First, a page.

The Korean research team used a substance called graphene to develop a thin, flexible patch. Graphene conducts electricity, and can be transparent, soft and very thin, the researchers explained.
The patch also contains a variety of sensors that detect humidity, sweat glucose levels, pH and temperature, the researchers said. In addition, the patch contains heat-sensitive microneedles.
The patch uses sweat to determine “sweat glucose,” which can be used to figure out blood glucose levels. Lee said the accuracy of the sweat glucose sensor is similar to that of home blood glucose meters in the United States.
Guy pointed out that someone who sweats a lot might pose a challenge for the patch.
But the researchers said they’ve already taken this into consideration. “We integrated a humidity sensor in the diabetes patch to check how much sweat is generated. So the person who perspires heavily wouldn’t affect the sensing,” said Tae Kyu Choi, another study author from Seoul National University.
Likewise, Choi said, the researchers accounted for someone who perspires very lightly.
The researchers tested the glucose-sensing ability of the patch in two humans and found the device was able to accurately measure blood sugar levels.
In the current version of the patch, the researchers used microneedles to deliver the diabetes drug metformin to mice. Over six hours, the drug — delivered through the skin — was able to drop blood sugar levels from 400 milligrams per deciliter to 120 milligrams per deciliter, the researchers said. For someone without diabetes, a normal blood sugar level taken randomly would generally be under 125 milligrams per deciliter, according to the U.S. National Library of Medicine.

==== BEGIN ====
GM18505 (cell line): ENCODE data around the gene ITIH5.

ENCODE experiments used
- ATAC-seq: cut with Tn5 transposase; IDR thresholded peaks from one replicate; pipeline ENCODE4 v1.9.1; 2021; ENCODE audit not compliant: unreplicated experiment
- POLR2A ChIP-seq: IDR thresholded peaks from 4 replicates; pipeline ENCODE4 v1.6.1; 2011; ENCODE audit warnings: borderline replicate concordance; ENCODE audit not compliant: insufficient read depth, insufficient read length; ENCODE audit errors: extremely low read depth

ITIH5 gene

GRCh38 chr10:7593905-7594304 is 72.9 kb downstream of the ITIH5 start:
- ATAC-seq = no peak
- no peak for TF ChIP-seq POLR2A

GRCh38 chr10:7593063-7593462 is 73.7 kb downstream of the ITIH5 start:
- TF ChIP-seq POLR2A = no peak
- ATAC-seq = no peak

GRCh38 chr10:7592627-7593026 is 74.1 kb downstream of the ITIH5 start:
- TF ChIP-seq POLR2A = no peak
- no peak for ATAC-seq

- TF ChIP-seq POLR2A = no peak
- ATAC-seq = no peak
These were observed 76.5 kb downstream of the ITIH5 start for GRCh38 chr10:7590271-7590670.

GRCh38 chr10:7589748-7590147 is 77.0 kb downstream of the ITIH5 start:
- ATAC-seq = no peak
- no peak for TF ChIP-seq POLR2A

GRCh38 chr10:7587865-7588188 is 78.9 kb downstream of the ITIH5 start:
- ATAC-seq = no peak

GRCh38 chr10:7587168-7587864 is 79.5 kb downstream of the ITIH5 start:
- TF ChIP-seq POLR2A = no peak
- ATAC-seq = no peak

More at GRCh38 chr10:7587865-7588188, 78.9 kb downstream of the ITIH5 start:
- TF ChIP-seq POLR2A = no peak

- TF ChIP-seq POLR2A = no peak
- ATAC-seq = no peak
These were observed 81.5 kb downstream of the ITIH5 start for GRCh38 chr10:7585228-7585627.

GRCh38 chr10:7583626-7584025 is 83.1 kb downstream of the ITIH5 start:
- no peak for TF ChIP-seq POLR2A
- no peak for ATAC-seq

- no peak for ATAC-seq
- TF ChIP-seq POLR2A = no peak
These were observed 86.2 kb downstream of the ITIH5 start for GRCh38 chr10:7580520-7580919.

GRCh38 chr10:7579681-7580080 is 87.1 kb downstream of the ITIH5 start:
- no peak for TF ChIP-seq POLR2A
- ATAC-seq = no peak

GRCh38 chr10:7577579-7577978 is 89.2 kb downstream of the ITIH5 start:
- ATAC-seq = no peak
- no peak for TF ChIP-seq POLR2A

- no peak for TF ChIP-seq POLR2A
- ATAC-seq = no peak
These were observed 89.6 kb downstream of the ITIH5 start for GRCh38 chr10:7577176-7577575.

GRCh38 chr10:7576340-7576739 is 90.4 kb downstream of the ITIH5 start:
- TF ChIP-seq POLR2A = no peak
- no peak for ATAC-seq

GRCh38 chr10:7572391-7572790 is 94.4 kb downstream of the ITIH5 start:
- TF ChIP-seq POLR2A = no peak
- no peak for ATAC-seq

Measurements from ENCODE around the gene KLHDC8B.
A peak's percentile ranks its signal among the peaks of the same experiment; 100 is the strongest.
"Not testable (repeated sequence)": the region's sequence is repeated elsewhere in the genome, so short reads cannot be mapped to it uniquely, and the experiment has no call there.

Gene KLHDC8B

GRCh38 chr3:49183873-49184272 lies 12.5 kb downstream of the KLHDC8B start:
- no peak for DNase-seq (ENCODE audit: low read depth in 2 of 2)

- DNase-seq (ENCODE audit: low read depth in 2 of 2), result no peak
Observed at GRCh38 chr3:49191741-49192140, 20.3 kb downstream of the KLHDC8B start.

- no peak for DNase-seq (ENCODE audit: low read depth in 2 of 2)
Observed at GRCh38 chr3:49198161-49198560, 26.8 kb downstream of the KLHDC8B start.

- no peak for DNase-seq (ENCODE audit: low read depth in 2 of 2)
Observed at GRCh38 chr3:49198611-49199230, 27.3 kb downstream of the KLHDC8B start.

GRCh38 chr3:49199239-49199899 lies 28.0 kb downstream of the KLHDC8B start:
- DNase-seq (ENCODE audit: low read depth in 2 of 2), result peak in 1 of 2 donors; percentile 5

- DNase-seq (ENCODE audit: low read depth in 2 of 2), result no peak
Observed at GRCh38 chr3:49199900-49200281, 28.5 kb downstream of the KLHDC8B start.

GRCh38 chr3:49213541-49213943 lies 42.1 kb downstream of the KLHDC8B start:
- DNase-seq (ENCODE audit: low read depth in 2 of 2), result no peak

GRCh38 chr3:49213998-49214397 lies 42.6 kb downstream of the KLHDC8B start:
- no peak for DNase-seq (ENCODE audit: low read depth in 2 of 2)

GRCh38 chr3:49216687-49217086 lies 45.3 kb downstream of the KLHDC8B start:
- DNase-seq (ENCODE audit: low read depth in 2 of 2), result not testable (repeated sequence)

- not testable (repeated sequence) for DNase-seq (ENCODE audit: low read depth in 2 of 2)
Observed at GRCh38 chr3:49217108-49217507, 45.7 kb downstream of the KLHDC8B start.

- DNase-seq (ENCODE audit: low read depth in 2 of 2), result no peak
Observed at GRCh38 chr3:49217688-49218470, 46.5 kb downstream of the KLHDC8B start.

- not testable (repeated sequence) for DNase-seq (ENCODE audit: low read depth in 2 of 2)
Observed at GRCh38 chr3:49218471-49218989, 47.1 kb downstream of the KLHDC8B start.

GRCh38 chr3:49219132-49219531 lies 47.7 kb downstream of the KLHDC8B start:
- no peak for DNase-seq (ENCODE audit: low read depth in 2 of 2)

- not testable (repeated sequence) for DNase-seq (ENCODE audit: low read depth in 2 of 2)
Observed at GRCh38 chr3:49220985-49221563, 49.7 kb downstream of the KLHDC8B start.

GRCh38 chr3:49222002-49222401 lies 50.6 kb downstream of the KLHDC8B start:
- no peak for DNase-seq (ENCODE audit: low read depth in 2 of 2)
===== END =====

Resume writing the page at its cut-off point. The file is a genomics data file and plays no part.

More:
Insulin — the hormone necessary to lower blood sugar for people with type 1 diabetes — wasn’t used because it’s a protein that would be difficult to deliver through microneedles because it’s large, and it would be vulnerable to the heating process that allows the drug to be delivered through the skin, the study authors explained.
But, Guy said he expects that should this system go forward in development, other drugs that can lower blood sugar more effectively might be considered. “I think metformin was chosen as an example of a drug used in diabetics for the illustration of proof-of-concept,” he said.
The researchers said they believe the device could be used by either type 1 or type 2 diabetics.
However, Dr. Joel Zonszein, director of the Clinical Diabetes Center at Montefiore Medical Center in New York City, said the cost of the device might make it very impractical for people with type 2 diabetes. And, he said, people with type 2 diabetes don’t have to know what their blood sugar levels are as often as people with type 1 diabetes.
“They have proved the concept — that a sweat patch can do the monitoring and can deliver a drug transdermally [through the skin]. Trying to do something like this noninvasively really is the holy grail of diabetes. So, there may be a future for this, but there are many barriers to be overcome,” Zonszein said.
The researchers said their next step is to improve the long-term stability and accuracy of the blood glucose sensor. Lee and Choi estimated it would be at least five years before they could solve any remaining obstacles and commercialize the device.
“The promise of a transdermal, minimally invasive glucose monitoring device is coming closer to fruition. I’d hope we’d see a new effort to bring a skin-based monitoring device for glucose to the market in the next few years,” Guy said. “In contrast, such as system combined with drug delivery is, in my opinion, much further away.”